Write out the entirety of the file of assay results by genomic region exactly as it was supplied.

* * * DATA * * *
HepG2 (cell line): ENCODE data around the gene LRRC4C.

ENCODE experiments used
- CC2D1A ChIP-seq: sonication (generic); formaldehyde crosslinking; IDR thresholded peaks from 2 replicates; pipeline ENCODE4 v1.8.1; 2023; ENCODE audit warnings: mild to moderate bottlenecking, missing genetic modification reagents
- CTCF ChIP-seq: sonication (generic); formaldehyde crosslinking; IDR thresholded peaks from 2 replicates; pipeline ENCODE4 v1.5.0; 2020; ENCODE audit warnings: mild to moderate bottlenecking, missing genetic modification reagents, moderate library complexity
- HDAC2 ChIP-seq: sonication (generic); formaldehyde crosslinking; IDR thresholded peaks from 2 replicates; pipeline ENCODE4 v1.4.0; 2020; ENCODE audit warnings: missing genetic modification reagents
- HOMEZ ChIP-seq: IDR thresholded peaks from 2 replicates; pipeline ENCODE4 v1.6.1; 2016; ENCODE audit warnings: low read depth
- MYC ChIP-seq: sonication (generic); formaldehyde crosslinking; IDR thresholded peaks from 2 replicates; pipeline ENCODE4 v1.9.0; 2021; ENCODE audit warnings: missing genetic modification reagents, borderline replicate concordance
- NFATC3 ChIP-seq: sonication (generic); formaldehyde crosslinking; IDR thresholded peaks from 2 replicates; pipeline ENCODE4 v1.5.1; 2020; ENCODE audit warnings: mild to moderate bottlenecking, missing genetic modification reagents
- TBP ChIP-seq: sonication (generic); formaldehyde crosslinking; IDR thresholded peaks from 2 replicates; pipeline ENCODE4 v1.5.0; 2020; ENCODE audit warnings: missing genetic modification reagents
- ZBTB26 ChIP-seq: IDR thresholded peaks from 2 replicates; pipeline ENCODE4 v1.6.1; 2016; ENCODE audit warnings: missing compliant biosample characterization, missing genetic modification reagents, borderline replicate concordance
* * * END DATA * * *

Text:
HepG2 (cell line): ENCODE data around the gene LRRC4C.

ENCODE experiments used
- CC2D1A ChIP-seq: sonication (generic); formaldehyde crosslinking; IDR thresholded peaks from 2 replicates; pipeline ENCODE4 v1.8.1; 2023; ENCODE audit warnings: mild to moderate bottlenecking, missing genetic modification reagents
- CTCF ChIP-seq: sonication (generic); formaldehyde crosslinking; IDR thresholded peaks from 2 replicates; pipeline ENCODE4 v1.5.0; 2020; ENCODE audit warnings: mild to moderate bottlenecking, missing genetic modification reagents, moderate library complexity
- HDAC2 ChIP-seq: sonication (generic); formaldehyde crosslinking; IDR thresholded peaks from 2 replicates; pipeline ENCODE4 v1.4.0; 2020; ENCODE audit warnings: missing genetic modification reagents
- HOMEZ ChIP-seq: IDR thresholded peaks from 2 replicates; pipeline ENCODE4 v1.6.1; 2016; ENCODE audit warnings: low read depth
- MYC ChIP-seq: sonication (generic); formaldehyde crosslinking; IDR thresholded peaks from 2 replicates; pipeline ENCODE4 v1.9.0; 2021; ENCODE audit warnings: missing genetic modification reagents, borderline replicate concordance
- NFATC3 ChIP-seq: sonication (generic); formaldehyde crosslinking; IDR thresholded peaks from 2 replicates; pipeline ENCODE4 v1.5.1; 2020; ENCODE audit warnings: mild to moderate bottlenecking, missing genetic modification reagents
- TBP ChIP-seq: sonication (generic); formaldehyde crosslinking; IDR thresholded peaks from 2 replicates; pipeline ENCODE4 v1.5.0; 2020; ENCODE audit warnings: missing genetic modification reagents
- ZBTB26 ChIP-seq: IDR thresholded peaks from 2 replicates; pipeline ENCODE4 v1.6.1; 2016; ENCODE audit warnings: missing compliant biosample characterization, missing genetic modification reagents, borderline replicate concordance